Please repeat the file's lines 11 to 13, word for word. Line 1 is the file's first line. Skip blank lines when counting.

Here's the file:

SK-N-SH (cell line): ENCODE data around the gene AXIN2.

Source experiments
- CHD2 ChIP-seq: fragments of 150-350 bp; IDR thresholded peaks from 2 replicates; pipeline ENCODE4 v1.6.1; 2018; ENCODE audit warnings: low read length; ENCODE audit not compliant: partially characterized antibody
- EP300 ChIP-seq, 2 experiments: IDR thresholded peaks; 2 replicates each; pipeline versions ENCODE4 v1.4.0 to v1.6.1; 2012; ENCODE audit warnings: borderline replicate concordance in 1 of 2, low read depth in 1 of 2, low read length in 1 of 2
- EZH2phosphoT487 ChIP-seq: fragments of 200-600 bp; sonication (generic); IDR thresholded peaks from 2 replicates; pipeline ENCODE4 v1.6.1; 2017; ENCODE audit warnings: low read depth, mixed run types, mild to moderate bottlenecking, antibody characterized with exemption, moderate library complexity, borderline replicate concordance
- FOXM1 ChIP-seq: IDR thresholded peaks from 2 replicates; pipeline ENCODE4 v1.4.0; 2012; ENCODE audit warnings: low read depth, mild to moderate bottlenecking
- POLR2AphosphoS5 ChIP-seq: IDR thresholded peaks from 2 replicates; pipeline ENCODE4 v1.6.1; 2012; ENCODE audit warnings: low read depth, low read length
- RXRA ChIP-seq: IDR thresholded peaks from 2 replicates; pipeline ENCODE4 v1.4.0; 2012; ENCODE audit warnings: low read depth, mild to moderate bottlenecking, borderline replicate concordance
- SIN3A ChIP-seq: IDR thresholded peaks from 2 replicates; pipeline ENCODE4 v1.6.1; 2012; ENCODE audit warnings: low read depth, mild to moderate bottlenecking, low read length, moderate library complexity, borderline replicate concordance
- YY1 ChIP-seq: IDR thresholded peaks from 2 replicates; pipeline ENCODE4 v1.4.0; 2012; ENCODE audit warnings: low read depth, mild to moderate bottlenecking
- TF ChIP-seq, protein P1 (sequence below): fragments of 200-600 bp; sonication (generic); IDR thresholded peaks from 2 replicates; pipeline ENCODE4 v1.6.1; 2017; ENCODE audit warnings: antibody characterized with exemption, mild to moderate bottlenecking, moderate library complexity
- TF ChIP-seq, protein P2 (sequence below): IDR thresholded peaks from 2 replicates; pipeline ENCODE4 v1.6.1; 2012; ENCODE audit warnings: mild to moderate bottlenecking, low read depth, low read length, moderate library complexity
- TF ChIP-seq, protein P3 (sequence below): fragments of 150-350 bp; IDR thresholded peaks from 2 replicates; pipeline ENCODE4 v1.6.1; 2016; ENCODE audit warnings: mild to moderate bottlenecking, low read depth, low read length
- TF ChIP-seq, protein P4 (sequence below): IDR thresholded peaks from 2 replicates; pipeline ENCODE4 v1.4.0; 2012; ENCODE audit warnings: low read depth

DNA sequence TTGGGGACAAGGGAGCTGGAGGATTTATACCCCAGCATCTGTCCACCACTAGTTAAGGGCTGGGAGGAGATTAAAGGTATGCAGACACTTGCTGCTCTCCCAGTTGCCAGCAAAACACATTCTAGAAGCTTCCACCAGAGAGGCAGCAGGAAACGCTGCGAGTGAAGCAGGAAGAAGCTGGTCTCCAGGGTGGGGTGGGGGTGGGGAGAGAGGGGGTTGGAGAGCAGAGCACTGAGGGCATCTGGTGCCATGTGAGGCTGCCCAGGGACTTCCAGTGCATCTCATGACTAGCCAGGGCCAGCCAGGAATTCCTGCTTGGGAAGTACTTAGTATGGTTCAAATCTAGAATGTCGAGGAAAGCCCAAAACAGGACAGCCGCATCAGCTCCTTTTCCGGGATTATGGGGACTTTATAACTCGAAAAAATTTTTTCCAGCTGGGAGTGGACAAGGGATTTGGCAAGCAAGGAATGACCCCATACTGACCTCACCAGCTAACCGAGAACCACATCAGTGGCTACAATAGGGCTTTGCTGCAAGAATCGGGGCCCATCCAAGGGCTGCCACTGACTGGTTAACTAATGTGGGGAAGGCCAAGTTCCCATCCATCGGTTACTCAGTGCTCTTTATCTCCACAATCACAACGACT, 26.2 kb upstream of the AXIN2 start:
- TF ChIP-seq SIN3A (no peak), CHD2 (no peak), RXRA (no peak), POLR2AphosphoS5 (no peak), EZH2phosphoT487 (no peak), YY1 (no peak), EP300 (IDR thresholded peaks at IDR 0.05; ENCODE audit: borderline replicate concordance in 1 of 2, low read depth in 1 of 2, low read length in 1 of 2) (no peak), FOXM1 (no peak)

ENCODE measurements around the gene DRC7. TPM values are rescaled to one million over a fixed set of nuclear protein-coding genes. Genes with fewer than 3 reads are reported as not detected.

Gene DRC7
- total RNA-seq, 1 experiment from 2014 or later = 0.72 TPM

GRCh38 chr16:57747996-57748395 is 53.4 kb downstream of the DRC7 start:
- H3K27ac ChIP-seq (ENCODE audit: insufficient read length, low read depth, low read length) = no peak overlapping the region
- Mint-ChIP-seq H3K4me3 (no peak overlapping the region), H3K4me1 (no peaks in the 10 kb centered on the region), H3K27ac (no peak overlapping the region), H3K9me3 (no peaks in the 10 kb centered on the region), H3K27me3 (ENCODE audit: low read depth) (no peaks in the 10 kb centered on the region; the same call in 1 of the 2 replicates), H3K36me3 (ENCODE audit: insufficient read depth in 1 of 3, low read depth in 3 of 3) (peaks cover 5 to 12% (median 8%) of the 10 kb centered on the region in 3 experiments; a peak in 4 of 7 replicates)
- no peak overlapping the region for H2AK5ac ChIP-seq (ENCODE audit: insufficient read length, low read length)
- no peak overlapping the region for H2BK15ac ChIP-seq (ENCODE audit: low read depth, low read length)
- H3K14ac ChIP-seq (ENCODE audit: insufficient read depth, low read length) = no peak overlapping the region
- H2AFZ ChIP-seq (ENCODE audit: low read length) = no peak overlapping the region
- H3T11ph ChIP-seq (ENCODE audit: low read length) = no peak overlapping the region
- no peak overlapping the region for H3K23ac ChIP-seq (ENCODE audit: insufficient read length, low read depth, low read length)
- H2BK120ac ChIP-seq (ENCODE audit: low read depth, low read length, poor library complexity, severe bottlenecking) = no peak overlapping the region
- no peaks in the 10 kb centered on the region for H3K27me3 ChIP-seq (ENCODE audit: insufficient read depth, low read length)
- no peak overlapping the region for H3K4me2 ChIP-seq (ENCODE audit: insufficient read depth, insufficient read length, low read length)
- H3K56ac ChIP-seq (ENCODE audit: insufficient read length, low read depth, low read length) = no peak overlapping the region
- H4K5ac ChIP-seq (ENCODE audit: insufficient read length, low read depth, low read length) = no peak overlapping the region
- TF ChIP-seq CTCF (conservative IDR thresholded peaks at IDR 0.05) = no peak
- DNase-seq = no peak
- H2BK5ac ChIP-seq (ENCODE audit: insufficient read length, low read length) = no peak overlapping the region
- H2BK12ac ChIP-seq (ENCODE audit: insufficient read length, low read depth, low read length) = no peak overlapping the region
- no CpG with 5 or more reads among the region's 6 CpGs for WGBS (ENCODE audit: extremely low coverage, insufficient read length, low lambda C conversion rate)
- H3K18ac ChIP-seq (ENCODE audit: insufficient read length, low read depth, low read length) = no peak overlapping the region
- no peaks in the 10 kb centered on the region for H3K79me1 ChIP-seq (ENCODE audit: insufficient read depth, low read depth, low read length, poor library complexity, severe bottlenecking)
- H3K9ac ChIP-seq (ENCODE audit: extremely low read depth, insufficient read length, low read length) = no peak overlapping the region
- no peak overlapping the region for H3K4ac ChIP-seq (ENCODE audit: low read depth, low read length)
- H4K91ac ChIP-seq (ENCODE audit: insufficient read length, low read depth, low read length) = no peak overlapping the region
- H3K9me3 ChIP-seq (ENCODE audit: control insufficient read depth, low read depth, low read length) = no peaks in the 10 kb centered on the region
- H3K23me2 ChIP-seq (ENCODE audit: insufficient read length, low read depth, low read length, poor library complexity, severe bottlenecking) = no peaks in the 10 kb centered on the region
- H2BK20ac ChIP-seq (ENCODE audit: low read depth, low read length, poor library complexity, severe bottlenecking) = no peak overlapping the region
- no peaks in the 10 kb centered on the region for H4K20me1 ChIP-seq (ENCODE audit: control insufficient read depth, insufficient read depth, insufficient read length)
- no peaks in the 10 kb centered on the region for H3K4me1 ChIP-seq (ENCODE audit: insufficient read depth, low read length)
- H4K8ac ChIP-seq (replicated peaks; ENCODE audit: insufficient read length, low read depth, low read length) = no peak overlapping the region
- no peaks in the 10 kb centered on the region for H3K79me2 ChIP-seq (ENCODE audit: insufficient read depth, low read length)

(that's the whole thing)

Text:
- TF ChIP-seq, protein P1 (sequence below): fragments of 200-600 bp; sonication (generic); IDR thresholded peaks from 2 replicates; pipeline ENCODE4 v1.6.1; 2017; ENCODE audit warnings: antibody characterized with exemption, mild to moderate bottlenecking, moderate library complexity
- TF ChIP-seq, protein P2 (sequence below): IDR thresholded peaks from 2 replicates; pipeline ENCODE4 v1.6.1; 2012; ENCODE audit warnings: mild to moderate bottlenecking, low read depth, low read length, moderate library complexity
- TF ChIP-seq, protein P3 (sequence below): fragments of 150-350 bp; IDR thresholded peaks from 2 replicates; pipeline ENCODE4 v1.6.1; 2016; ENCODE audit warnings: mild to moderate bottlenecking, low read depth, low read length